A new interesting experiment took place recently, where scientists enabled three people to share their thoughts through a three-way brain connection. The participants played a game similar to Tetris. The team behind this believes that they might be able to connect more people in the future in a similar way.
So how does this work exactly?
Magnetic fields were used in order to stimulate the neurons, through a transcranial magnetic stimulation (TMS). The other things used by the scientists were the electroencephalograms (EEGs), which are supposed to record the electrical impulses which show brain activity. This combination was given the name of “BrainNet” by the scientists and according to them, this new fascinating system could at some point be used by more people to connect their minds. Apparently, this could happen even over the web.
What is the purpose of this experiment?
The most important thing here is that BrainNet might in fact give us an insight into how the human brain is functioning on a deeper level. The researchers have mentioned that this “brain-to-brain interface” is making it possible for three people to cooperate and solve a problem together by using “brain-to-brain communication”.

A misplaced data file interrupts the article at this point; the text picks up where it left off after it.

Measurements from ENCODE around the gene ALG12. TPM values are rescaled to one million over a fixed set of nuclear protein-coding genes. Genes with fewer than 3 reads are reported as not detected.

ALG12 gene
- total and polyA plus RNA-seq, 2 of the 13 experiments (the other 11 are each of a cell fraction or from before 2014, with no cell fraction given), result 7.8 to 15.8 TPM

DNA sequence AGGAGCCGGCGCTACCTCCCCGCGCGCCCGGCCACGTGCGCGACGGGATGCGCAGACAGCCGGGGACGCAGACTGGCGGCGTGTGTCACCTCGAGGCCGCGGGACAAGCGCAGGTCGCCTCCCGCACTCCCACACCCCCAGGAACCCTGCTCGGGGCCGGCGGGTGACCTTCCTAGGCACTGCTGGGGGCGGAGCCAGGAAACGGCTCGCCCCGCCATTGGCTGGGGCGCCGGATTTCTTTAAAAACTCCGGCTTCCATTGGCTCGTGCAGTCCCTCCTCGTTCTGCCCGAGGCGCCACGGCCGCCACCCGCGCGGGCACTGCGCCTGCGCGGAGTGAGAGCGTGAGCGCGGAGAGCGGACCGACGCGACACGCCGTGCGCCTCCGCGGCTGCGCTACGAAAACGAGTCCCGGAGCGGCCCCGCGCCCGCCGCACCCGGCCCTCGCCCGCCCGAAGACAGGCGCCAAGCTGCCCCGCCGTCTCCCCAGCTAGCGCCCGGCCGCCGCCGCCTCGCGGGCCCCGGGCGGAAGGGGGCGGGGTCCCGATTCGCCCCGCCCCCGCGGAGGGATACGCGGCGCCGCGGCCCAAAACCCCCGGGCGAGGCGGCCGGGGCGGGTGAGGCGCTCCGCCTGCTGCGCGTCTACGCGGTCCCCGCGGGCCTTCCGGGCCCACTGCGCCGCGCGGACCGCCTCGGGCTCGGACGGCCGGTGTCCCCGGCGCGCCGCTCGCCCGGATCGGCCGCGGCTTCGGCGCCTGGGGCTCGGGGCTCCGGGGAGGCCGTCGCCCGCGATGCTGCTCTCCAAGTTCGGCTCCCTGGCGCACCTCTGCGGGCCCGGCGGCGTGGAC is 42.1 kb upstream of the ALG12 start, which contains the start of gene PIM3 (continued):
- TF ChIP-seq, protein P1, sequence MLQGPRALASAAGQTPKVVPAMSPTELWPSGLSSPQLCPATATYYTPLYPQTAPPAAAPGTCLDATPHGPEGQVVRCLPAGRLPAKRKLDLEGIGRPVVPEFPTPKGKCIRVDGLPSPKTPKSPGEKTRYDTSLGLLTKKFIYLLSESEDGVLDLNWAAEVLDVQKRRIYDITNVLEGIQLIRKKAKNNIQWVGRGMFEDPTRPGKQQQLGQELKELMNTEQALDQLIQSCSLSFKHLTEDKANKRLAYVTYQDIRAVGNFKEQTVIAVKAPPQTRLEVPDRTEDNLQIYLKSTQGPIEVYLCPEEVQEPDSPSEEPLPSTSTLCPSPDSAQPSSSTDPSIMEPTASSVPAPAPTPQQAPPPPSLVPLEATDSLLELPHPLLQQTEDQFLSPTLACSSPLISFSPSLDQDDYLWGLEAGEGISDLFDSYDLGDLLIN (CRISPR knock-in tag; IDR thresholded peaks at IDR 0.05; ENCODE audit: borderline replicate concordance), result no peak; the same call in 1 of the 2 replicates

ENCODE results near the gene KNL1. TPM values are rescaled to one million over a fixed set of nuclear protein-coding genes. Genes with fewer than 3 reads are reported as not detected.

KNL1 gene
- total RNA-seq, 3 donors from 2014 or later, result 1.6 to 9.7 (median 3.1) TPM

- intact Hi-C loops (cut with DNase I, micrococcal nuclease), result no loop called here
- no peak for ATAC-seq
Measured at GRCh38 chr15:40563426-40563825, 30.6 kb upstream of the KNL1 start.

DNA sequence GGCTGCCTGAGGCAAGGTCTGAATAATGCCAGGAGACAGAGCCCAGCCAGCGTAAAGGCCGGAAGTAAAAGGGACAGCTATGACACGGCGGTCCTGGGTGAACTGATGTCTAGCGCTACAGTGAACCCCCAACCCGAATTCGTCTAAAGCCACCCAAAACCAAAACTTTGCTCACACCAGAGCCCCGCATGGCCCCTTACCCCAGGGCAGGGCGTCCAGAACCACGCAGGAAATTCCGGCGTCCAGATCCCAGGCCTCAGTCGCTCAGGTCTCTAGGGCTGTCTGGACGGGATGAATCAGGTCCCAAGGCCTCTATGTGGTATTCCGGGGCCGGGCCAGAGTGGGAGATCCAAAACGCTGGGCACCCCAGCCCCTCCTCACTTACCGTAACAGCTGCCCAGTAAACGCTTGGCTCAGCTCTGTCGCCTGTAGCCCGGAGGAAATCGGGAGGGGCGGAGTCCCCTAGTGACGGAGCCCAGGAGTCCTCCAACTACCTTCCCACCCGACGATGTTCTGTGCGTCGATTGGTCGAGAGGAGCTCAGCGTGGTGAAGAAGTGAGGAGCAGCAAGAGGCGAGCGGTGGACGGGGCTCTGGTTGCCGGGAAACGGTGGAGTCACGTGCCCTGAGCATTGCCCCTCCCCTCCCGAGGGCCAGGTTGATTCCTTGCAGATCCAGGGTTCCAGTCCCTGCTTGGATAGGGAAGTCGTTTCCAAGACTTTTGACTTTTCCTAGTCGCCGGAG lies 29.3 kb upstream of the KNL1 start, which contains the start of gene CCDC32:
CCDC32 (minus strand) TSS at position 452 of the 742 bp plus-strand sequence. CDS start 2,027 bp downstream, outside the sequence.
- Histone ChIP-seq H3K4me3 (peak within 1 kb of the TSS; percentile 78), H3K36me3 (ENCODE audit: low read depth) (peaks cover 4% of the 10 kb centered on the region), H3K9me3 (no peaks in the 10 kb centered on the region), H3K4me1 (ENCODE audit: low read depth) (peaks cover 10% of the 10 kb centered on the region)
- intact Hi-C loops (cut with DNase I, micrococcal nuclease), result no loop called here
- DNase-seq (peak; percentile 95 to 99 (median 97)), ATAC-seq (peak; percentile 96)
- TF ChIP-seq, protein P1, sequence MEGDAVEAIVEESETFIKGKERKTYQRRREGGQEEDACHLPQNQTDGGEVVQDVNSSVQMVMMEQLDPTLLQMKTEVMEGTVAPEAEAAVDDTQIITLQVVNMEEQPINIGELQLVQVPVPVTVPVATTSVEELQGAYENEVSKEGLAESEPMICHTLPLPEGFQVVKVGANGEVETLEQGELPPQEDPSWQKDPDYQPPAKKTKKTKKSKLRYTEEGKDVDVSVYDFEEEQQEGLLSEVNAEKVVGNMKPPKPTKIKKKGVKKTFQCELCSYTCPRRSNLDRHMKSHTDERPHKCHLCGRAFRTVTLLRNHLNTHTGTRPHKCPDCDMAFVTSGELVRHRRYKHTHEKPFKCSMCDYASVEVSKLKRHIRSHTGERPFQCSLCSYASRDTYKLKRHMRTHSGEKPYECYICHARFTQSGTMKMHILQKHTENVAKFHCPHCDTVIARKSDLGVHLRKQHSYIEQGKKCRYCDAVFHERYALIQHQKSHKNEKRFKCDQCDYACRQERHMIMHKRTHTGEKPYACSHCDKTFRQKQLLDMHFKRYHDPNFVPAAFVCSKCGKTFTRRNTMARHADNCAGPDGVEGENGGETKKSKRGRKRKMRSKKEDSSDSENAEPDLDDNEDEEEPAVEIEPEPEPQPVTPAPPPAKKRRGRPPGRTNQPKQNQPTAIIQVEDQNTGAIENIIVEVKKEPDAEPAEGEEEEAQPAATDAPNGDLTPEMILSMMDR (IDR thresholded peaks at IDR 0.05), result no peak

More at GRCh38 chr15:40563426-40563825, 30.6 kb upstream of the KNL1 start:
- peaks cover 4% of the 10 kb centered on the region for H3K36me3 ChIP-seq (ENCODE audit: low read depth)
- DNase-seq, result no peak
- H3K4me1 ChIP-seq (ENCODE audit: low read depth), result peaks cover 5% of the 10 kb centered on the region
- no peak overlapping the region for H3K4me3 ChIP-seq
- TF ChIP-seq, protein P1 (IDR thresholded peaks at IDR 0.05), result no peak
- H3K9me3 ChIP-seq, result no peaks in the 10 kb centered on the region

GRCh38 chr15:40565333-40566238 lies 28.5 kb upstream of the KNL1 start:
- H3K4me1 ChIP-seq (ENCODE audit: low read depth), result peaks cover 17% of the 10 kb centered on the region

What the scientists did in this experiment was to make two of the participants play a Tetris-style game that involved falling blocks. These two people, which were the “senders”, were connected to EEG electrodes and they needed to make a decision if a block had to be rotated or not. Whenever a decision was taken, a signal would be produced in the brain and then picked up on by the EEG. Furthermore, a single “receiver” would get the choices through a TMS cap. This cap was able to create phantom flashes of light in the mind of the receiver, which meant that even though he couldn’t see the whole game, he had actually rotated the specific falling block when a light flash signal was sent.
As our second lead editor, Anna C. Mackinno provides guidance on the stories Great Lakes Ledger reporters cover. She has been instrumental in making sure the content on the site is clear and accurate for our readers. If you see a particularly clever title, you can likely thank Anna. Anna received a BA and and MA from Fordham University.